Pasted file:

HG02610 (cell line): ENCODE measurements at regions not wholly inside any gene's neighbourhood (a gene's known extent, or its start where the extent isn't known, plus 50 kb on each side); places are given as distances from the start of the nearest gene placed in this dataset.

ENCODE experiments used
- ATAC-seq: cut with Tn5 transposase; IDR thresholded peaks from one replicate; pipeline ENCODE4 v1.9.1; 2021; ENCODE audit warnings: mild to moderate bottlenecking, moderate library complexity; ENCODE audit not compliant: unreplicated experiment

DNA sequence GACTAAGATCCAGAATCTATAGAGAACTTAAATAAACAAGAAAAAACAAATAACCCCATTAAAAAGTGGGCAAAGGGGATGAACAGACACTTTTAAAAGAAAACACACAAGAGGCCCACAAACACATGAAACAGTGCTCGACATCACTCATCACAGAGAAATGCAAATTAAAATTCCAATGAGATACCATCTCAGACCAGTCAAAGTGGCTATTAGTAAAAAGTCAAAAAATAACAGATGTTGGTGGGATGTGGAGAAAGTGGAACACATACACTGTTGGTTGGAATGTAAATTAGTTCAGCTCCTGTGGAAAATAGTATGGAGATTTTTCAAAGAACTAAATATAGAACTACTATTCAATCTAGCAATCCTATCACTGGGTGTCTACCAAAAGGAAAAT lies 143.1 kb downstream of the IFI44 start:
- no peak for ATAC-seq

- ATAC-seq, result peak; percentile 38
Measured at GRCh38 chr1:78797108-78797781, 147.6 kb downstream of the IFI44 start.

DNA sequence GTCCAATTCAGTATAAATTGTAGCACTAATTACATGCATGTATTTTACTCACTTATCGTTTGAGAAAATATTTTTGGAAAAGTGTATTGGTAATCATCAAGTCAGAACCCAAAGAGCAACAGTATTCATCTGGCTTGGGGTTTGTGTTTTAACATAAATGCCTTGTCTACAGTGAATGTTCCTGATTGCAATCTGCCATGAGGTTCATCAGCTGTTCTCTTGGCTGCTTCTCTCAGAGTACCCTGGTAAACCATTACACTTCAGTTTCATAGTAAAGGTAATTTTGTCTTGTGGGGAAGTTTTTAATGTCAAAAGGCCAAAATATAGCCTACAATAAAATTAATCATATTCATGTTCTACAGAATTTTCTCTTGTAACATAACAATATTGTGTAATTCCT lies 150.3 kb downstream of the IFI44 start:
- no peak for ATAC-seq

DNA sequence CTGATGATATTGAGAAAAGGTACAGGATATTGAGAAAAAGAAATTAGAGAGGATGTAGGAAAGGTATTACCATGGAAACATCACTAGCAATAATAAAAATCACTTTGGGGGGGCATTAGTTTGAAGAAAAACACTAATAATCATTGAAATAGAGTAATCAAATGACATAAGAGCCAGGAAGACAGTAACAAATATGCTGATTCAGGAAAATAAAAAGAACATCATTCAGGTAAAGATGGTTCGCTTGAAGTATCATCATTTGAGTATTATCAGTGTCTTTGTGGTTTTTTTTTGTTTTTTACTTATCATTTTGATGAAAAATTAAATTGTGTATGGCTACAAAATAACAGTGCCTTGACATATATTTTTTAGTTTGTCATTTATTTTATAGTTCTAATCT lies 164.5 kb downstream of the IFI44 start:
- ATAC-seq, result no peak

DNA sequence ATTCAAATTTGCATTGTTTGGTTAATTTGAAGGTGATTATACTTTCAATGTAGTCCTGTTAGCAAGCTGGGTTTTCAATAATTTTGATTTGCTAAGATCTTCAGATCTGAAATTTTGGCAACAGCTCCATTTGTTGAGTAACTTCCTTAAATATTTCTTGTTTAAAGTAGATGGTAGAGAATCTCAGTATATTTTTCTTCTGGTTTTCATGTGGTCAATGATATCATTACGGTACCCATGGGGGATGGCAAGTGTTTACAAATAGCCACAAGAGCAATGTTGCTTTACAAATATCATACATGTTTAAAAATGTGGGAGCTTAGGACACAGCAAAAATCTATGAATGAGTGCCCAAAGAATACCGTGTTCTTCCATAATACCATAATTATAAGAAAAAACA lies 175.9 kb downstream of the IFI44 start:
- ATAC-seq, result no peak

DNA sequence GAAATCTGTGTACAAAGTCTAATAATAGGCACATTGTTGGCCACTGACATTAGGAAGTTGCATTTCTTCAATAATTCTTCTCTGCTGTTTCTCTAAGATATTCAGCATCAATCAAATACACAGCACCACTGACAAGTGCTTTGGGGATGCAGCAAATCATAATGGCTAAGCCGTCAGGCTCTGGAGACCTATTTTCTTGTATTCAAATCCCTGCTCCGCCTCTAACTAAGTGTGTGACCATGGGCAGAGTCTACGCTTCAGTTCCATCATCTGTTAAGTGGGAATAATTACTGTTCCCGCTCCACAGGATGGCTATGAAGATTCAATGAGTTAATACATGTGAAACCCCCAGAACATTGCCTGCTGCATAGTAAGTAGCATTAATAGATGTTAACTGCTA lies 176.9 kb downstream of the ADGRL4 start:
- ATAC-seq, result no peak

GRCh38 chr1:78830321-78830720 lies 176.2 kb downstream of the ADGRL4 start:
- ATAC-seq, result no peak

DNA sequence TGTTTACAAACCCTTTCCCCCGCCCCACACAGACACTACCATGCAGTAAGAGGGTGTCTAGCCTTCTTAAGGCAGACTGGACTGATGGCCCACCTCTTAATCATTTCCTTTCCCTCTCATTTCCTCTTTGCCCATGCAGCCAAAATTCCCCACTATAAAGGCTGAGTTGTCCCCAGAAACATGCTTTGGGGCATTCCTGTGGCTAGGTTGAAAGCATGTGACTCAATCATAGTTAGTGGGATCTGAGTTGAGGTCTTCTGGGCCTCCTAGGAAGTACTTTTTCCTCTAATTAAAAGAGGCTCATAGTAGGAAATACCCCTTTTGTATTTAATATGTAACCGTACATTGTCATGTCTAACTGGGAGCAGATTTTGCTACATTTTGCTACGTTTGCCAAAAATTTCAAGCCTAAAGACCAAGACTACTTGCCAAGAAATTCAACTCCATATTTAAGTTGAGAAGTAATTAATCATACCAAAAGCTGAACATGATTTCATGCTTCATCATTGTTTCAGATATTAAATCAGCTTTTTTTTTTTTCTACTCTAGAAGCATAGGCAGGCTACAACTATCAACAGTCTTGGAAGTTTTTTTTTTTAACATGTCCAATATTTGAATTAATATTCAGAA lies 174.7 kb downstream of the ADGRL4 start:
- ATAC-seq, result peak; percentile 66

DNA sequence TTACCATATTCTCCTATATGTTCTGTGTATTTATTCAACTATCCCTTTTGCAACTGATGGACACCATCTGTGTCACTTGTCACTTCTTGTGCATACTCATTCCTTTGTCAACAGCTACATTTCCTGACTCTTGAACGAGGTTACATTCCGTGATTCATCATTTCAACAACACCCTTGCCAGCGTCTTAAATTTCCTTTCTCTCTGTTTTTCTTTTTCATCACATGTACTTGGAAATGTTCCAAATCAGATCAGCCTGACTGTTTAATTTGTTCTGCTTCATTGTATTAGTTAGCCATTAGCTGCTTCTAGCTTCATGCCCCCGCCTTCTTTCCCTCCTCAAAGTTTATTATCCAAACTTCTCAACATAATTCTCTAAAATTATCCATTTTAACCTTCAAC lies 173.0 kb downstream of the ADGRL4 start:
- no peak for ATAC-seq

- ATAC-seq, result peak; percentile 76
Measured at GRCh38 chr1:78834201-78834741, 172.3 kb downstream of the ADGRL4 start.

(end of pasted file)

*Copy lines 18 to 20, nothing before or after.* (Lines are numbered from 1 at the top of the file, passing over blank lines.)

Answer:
DNA sequence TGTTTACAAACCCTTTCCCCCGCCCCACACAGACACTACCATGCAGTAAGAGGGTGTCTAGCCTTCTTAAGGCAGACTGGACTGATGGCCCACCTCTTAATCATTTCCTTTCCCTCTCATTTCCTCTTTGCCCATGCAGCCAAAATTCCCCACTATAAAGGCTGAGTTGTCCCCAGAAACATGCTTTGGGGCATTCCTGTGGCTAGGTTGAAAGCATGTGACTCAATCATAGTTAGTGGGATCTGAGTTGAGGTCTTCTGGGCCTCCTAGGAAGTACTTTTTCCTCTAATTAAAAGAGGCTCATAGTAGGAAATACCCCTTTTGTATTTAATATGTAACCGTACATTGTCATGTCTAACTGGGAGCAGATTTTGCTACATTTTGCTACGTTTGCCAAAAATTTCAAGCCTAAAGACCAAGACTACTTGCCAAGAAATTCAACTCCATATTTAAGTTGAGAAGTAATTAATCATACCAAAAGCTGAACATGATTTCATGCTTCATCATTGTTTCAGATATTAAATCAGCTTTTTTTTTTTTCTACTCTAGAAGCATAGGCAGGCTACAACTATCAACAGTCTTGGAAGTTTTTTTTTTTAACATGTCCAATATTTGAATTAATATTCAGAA lies 174.7 kb downstream of the ADGRL4 start:
- ATAC-seq, result peak; percentile 66

DNA sequence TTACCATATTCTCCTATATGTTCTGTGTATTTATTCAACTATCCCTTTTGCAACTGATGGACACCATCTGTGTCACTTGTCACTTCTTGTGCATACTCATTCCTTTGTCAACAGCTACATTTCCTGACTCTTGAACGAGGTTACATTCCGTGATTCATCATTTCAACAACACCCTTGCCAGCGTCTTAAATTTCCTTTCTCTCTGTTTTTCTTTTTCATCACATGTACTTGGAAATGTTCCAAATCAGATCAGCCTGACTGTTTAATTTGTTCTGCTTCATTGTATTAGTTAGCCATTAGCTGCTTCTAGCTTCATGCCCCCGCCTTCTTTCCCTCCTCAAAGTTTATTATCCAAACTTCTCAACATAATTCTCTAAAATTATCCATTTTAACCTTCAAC lies 173.0 kb downstream of the ADGRL4 start: